He has ruled Tripura for the past 16 years and has been lauded for his spartan lifestyle. Yet, when he chose to publish his memoir, controversy caught him in the most unexpected manner. Manik Sarkar — the poorest chief minister in India — found himself in the eye of a storm when schools across the state prescribed his memoir as part of the syllabus.
On 2 June, the additional director of school education department issued an order, asking education officers in all the eight districts of the state to buy Atit Diner Smriti (Memoir from the Past) written by the chief minister, and another book written by former chief secretary SK Panda. Schools were asked to fund the purchase by using money from the Centrally-funded Rastriya Mydhamik Shiksha Abhiyan (RMSA) scheme.
An internal inquiry by the state education department found out that Deputy Director of School Education Ambalika Dutta and Additional Director of School Education DK Debbarma had issued the order without proper sanctions. While Dutta has been suspended, Debbarma was let off with a warning.
“We have found out that the orders were issued without prior permission, so we have taken action and also cancelled the order,” says School Education Director PK Chakraborty.
But the cover-up did not save Sarkar from being targeted by his political opponents. The main Opposition party the Congress, and the BJP, which is slowly making its presence felt in the state, brought serious allegations against the chief minister’s office for trying to influence the government to buy books written by the chief minister and former chief secretary Panda. Panda, who is now posted in the Ministry of Textiles in New Delhi, is known to be a close confidant of Sarkar.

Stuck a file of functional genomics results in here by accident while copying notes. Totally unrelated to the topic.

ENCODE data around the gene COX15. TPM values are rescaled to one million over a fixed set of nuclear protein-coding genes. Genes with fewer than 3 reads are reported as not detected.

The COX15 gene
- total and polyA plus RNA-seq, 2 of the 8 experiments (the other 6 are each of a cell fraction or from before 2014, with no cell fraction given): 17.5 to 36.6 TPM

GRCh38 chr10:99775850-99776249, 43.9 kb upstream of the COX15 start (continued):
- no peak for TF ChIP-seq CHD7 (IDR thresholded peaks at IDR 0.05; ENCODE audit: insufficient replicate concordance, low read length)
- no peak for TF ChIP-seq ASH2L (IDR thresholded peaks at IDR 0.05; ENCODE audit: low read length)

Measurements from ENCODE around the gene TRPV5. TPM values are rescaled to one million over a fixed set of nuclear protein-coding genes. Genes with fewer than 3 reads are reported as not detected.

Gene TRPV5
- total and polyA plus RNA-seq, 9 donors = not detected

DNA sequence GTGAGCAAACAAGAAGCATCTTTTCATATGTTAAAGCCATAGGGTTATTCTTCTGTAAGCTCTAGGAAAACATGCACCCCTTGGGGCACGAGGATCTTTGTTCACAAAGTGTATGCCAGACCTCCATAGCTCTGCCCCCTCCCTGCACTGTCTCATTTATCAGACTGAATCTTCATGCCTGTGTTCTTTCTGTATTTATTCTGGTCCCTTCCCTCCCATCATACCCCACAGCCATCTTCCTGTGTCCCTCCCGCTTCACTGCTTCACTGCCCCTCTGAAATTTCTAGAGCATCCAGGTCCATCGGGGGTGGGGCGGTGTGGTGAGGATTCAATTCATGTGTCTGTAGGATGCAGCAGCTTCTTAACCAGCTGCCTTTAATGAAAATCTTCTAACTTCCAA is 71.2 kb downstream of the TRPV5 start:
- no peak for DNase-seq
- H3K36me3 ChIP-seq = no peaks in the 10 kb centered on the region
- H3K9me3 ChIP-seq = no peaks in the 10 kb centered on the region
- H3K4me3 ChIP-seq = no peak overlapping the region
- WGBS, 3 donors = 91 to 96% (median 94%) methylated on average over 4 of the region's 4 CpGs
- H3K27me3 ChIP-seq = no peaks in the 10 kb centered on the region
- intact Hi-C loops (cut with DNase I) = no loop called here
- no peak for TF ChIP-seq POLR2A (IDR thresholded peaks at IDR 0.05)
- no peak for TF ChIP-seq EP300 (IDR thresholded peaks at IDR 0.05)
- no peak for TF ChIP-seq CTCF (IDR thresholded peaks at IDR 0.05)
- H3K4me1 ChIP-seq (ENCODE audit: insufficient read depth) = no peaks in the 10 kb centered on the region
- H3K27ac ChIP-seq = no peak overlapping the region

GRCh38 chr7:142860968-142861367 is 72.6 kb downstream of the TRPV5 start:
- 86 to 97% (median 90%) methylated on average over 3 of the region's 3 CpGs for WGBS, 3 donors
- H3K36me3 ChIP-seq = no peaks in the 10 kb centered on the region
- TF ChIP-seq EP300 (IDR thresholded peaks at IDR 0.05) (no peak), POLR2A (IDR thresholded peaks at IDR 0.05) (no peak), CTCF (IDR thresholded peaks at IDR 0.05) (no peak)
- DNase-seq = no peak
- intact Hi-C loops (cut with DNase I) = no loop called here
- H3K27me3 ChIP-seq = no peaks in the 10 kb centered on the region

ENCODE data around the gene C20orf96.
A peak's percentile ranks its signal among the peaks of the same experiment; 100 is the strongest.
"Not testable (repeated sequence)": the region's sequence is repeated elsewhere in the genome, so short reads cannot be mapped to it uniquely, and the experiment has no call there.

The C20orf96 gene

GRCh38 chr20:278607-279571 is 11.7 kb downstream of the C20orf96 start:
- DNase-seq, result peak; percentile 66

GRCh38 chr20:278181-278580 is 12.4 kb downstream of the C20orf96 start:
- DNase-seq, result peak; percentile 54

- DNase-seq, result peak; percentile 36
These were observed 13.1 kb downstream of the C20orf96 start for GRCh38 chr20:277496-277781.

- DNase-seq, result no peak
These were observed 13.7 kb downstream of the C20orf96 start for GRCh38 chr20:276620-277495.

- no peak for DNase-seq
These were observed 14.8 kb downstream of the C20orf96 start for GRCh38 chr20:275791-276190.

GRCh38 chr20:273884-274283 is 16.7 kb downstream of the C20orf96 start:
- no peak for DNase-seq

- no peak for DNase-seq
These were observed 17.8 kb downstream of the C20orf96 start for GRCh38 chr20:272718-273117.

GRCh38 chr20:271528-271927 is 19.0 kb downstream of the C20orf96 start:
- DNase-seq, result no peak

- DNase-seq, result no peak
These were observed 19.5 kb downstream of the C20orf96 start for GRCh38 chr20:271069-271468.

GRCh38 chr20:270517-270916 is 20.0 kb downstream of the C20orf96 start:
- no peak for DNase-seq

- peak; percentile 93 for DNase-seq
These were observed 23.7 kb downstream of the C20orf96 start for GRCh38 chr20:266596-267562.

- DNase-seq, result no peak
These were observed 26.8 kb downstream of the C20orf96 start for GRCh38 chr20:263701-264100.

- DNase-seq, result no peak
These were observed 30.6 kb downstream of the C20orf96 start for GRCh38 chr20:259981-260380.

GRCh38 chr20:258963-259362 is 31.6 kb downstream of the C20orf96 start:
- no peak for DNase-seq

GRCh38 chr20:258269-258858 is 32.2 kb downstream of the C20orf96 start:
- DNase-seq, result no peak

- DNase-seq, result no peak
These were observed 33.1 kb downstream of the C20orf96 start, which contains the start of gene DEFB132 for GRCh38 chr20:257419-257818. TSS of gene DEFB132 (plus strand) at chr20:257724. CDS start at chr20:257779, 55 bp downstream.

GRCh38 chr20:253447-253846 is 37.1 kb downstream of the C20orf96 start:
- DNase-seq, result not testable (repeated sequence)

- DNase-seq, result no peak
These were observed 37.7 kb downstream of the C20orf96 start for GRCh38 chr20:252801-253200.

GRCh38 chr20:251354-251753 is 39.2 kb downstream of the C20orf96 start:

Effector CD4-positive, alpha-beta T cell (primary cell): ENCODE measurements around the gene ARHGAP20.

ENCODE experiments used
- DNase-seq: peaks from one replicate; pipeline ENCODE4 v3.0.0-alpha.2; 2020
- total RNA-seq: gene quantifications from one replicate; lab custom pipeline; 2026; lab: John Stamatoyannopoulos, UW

The issue came to light when the education department initiated an inquiry into a case of embezzlement of funds under the RMSA.
“It could not have happened that the education department decided on its own to order the books. We suspect that the chief minister’s office might have been the brain behind this,” alleges Ratan Lal Nath of the Congress. The BJP has gone a step further by taking the issue to the Prime Minister’s Office and Union Human Resource Development Minister Smriti Irani. Sources suggest that the allegations raised by the Opposition have more to it than mere political rhetoric.
Unlike other leaders from the Left, who have published their memoirs through the party’s in-house publication wing, a renowned Agartala-based publisher published Sarkar’s memoir. According to sources, the publisher approached people within the government to ensure that the book sells in large numbers.
The very decision of the chief minister to publish the book through a private commercial publisher has raised doubts. “If the chief minister’s office tried to influence the sales of his personal memoir, then it is morally incorrect. The chief minister ought to clear the air on this. If true, it would be case of misuse of high office,” says Ajoy Biswas, a former Left MP from the state.
The BJP has also picked up a debate whether the book written by the chief minister has any relevance in the school education curriculum. “You cannot prescribe a book for school students only because the chief minister wrote it. It needs to have merit. Under what criteria was the book recommended?” asks Sudhindra Dasgupta, state president of the BJP.
Intentional or unintentional, his memoir has landed Sarkar on the wrong foot and his larger-than-life image has taken a beating.